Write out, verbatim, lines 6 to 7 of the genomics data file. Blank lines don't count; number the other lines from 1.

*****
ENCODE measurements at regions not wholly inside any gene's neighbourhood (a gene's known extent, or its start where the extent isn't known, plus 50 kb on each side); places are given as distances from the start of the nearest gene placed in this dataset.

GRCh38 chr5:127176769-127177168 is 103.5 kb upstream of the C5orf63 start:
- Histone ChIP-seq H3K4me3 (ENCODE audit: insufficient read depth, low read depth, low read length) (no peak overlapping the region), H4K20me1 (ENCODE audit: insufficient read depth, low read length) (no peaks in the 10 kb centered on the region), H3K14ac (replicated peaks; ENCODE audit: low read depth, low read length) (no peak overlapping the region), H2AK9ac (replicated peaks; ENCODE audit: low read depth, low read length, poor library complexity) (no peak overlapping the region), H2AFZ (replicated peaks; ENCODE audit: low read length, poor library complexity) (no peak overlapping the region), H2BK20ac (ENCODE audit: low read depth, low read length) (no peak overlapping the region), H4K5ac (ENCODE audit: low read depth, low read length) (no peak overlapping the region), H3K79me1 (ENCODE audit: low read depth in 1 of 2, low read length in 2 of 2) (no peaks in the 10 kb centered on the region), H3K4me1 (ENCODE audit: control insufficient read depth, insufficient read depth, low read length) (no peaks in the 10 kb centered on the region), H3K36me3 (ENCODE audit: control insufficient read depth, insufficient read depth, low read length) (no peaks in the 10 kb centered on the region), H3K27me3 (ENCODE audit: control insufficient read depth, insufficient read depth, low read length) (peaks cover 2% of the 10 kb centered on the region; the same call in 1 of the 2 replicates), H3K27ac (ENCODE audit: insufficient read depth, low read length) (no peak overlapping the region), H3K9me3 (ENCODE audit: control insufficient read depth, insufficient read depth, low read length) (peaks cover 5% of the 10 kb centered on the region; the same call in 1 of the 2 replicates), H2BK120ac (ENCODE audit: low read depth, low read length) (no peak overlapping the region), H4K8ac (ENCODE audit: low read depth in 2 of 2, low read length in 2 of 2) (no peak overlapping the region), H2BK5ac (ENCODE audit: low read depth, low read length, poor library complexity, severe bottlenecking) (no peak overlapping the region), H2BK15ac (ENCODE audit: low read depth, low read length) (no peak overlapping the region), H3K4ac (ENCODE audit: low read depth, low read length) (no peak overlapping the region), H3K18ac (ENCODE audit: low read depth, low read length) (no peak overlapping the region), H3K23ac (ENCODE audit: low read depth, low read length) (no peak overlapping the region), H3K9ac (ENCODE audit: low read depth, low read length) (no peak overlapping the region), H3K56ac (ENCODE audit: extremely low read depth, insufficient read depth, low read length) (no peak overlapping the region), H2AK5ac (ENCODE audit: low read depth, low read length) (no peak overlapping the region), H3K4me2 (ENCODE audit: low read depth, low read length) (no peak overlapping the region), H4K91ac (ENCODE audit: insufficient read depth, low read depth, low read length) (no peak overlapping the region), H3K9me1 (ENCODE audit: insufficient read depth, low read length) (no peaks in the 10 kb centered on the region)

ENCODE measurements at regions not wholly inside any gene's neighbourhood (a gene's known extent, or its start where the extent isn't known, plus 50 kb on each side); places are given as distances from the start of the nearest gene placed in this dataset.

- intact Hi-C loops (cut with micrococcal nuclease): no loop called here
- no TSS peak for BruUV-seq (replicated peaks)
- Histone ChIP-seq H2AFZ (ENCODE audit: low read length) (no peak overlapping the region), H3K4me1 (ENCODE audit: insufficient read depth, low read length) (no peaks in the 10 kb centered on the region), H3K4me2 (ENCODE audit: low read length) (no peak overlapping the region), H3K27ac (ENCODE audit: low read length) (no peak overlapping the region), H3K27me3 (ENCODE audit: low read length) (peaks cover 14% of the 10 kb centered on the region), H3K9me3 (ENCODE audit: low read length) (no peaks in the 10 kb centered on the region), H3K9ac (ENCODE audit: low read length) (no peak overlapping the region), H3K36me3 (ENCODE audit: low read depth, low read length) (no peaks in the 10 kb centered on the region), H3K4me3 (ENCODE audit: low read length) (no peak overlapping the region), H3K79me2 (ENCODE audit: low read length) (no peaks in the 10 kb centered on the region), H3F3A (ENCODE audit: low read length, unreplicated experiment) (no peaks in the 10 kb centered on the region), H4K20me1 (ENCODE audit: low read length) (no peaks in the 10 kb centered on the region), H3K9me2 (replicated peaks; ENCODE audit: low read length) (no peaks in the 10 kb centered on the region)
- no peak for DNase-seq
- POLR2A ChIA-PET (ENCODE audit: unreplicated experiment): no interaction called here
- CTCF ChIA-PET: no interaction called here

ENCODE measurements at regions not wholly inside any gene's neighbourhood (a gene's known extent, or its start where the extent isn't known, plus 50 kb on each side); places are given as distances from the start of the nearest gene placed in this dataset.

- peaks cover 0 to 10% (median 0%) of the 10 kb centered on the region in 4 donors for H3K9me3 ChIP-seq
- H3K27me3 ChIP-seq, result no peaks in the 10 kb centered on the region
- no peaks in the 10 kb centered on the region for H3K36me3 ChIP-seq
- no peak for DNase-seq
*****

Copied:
- no TSS peak for BruUV-seq (replicated peaks)
- Histone ChIP-seq H2AFZ (ENCODE audit: low read length) (no peak overlapping the region), H3K4me1 (ENCODE audit: insufficient read depth, low read length) (no peaks in the 10 kb centered on the region), H3K4me2 (ENCODE audit: low read length) (no peak overlapping the region), H3K27ac (ENCODE audit: low read length) (no peak overlapping the region), H3K27me3 (ENCODE audit: low read length) (peaks cover 14% of the 10 kb centered on the region), H3K9me3 (ENCODE audit: low read length) (no peaks in the 10 kb centered on the region), H3K9ac (ENCODE audit: low read length) (no peak overlapping the region), H3K36me3 (ENCODE audit: low read depth, low read length) (no peaks in the 10 kb centered on the region), H3K4me3 (ENCODE audit: low read length) (no peak overlapping the region), H3K79me2 (ENCODE audit: low read length) (no peaks in the 10 kb centered on the region), H3F3A (ENCODE audit: low read length, unreplicated experiment) (no peaks in the 10 kb centered on the region), H4K20me1 (ENCODE audit: low read length) (no peaks in the 10 kb centered on the region), H3K9me2 (replicated peaks; ENCODE audit: low read length) (no peaks in the 10 kb centered on the region)